He continued, “I mean this is absolutely amazing to me, we’re arguing here about making sure that we have faith in our election process, and the State Central Committee can’t even define how we’re going to select our candidates.”
On Wednesday, Youngkin appeared to use talk show host Rush Limbaugh’s death to build his supporter list, according to reporting by Politico.
Conservative talk show host Hugh Hewitt announced his endorsement of Youngkin on Friday.
I’m a Virginian now, and I’ll be voting for @GlennYoungkin this year. The Commonwealth has a chance to put a great intellect and wonderful guy to work for it,” Hewitt tweeted.
Youngkin got three percent in the CNU poll.
Jennifer Carrol Foy
Former Delegate Carrol Foy (D-Prince William) announced a health care plan on Tuesday. Carrol Foy’s plan focuses saving Virginian’s money including through price transparency; improving healthcare access broadly for all Virginians; and initiatives focused on improving healthcare access and care for minorities. She cited disparities among minorities and across geographic regions in Virginia.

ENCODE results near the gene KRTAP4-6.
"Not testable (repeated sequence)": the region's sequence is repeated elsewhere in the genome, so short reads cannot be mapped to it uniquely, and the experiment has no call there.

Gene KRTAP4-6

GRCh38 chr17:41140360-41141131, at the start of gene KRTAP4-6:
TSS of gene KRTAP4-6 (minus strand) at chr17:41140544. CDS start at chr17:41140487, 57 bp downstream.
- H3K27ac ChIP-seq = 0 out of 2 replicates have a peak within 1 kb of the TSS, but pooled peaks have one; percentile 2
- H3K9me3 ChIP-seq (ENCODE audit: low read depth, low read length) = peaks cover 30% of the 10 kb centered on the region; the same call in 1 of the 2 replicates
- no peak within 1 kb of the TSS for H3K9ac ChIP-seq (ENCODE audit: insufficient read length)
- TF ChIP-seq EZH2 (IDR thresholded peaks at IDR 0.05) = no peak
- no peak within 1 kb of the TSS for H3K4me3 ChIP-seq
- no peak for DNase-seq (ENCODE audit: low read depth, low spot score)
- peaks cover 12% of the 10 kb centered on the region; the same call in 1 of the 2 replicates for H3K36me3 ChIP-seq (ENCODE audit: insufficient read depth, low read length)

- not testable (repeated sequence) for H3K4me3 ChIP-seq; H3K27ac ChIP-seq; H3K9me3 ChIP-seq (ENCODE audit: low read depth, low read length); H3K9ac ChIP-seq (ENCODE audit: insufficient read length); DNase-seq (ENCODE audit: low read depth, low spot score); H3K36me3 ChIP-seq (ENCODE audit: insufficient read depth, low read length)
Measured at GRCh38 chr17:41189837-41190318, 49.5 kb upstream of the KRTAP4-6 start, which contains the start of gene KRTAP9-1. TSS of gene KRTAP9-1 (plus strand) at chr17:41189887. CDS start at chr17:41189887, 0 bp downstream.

“Throughout my life I’ve gotten to know the Virginians that put faces to these statistics,” she wrote in the plan. “I thought of these Virginians at work every day as a Delegate, and I was proud to work in the legislature alongside Governor Northam to expand Medicaid to bring healthcare coverage to more than 500,000 more Virginians.”
She continued, “And it’s why one of my top challenges as governor will be to make healthcare more affordable, more accessible, and more inclusive for Virginians.”
Carrol Foy also stopped in her hometown Petersburg on Saturday, where her campaign organized a car caravan. The CNU poll has her at four percent among Democratic gubernatorial candidates.